The number of Egyptian pilgrims killed in the hajj stampede in Saudi Arabia last September has risen to 190, the ministry of religious endowments said on Sunday.
In an official statement, the ministry said that the number of Egyptian pilgrims unaccounted for has decreased to 45, according to the latest information provided to the ministry by the Egyptian consulate in Jeddah.
The ministry added that the consulate in Jeddah will match DNA samples from the dead pilgrims provided by Saudi authorities with the DNA of the pilgrims’ relatives provided by the Egyptian health ministry in order to identify the corpses.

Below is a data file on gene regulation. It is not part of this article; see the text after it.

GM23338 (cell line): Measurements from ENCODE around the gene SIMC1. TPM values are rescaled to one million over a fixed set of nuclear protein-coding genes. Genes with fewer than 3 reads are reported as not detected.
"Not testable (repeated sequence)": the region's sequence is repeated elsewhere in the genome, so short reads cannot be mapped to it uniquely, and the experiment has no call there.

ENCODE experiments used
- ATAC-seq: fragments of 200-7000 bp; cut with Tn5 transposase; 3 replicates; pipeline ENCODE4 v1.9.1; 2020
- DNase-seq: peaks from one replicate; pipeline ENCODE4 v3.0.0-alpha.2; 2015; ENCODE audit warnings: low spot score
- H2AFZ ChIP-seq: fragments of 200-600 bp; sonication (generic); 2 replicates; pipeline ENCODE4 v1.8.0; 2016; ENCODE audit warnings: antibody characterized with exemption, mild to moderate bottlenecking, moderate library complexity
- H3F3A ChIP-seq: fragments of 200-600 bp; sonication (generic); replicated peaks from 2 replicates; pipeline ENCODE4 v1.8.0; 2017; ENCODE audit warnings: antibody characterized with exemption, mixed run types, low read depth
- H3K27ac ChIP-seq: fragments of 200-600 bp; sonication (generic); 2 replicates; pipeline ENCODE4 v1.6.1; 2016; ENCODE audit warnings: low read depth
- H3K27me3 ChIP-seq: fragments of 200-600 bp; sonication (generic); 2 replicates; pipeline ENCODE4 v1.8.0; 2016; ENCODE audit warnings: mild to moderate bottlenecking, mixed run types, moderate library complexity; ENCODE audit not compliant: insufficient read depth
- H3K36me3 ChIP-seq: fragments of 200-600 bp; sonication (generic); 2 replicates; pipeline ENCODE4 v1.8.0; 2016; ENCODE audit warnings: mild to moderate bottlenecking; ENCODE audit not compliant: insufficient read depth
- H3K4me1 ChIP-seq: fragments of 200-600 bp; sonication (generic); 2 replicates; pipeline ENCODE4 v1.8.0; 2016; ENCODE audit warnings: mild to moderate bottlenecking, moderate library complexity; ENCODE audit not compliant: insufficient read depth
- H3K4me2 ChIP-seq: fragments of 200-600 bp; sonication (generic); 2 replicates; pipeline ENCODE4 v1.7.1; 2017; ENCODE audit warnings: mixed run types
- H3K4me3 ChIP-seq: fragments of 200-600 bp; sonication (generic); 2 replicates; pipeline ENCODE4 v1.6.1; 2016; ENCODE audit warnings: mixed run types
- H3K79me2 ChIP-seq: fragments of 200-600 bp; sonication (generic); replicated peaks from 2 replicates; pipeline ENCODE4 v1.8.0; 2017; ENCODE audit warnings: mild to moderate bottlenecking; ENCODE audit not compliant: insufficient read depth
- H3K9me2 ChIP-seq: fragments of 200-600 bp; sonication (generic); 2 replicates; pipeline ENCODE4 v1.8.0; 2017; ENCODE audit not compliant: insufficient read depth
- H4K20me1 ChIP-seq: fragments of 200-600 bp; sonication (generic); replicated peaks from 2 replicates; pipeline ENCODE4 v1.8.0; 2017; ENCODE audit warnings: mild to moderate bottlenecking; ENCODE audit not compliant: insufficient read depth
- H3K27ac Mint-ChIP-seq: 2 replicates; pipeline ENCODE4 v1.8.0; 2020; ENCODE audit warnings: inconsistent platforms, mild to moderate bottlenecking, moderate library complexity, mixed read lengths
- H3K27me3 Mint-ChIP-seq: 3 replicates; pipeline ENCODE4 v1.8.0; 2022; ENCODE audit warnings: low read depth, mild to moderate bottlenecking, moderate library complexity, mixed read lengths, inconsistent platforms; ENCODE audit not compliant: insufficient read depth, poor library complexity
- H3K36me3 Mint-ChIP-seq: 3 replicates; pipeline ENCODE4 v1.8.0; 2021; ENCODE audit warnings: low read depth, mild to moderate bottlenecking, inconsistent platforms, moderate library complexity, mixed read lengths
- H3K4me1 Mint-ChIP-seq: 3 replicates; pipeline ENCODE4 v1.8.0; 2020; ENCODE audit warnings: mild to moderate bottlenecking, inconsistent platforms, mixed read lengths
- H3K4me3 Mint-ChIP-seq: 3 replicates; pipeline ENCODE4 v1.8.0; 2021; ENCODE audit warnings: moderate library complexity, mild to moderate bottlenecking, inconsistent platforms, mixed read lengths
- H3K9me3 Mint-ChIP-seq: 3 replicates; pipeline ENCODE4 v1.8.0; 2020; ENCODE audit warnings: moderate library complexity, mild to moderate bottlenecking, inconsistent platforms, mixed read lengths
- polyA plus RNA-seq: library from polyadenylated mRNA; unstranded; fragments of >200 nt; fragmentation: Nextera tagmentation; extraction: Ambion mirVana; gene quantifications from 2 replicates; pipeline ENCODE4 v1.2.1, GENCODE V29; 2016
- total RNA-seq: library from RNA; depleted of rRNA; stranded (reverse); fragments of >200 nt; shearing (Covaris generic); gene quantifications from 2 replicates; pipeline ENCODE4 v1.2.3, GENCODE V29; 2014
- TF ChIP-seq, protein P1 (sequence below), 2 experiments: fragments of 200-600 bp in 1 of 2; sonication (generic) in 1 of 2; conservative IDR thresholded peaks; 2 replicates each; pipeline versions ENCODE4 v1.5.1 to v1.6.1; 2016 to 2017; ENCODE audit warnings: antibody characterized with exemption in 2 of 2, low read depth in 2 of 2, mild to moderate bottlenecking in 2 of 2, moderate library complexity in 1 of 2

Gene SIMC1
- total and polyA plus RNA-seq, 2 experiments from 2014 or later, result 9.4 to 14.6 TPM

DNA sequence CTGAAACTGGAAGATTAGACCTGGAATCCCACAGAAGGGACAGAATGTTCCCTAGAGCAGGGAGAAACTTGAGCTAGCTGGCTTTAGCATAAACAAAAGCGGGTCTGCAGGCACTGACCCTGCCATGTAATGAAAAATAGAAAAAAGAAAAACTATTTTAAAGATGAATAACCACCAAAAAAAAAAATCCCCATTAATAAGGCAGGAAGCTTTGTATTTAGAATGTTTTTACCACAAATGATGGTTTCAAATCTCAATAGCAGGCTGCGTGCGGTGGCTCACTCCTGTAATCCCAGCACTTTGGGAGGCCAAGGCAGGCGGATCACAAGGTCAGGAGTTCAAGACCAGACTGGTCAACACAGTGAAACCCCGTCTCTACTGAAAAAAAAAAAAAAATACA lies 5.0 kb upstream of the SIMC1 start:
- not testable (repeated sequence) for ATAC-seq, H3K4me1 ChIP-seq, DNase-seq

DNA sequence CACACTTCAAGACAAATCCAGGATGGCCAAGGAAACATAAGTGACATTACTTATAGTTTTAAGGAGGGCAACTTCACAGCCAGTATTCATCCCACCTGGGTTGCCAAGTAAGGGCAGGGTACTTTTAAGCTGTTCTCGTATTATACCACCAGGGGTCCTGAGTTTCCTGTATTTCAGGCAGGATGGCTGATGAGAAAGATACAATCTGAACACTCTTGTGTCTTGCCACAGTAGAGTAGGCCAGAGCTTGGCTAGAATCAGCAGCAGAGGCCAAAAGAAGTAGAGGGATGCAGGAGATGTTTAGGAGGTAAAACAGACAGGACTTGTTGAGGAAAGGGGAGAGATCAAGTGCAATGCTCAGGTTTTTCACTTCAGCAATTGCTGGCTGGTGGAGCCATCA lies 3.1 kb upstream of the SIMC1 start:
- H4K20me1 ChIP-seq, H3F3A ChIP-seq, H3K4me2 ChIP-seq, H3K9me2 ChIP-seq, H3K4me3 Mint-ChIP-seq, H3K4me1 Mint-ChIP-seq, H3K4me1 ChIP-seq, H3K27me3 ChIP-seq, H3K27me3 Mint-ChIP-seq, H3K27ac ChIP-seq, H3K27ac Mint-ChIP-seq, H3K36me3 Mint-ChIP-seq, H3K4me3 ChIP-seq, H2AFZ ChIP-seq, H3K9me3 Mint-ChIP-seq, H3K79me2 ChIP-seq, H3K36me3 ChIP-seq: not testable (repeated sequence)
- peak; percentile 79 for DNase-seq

The stampede occurred on 24 September, while pilgrims were converging on the site of Mena to throw pebbles at one of three walls representing Satan, the symbolic "stoning of the devil" marks the last day of the hajj event.
According to Saudi Arabia, 769 pilgrims were killed in the disaster.
However, according to tallies provided by foreign officials, the death toll from last month's hajj stampede has topped 2,000, making it the deadliest disaster in the pilgrimage’s history by far.
Investigations into the hajj tragedy are being conducted by Saudi Arabian authorities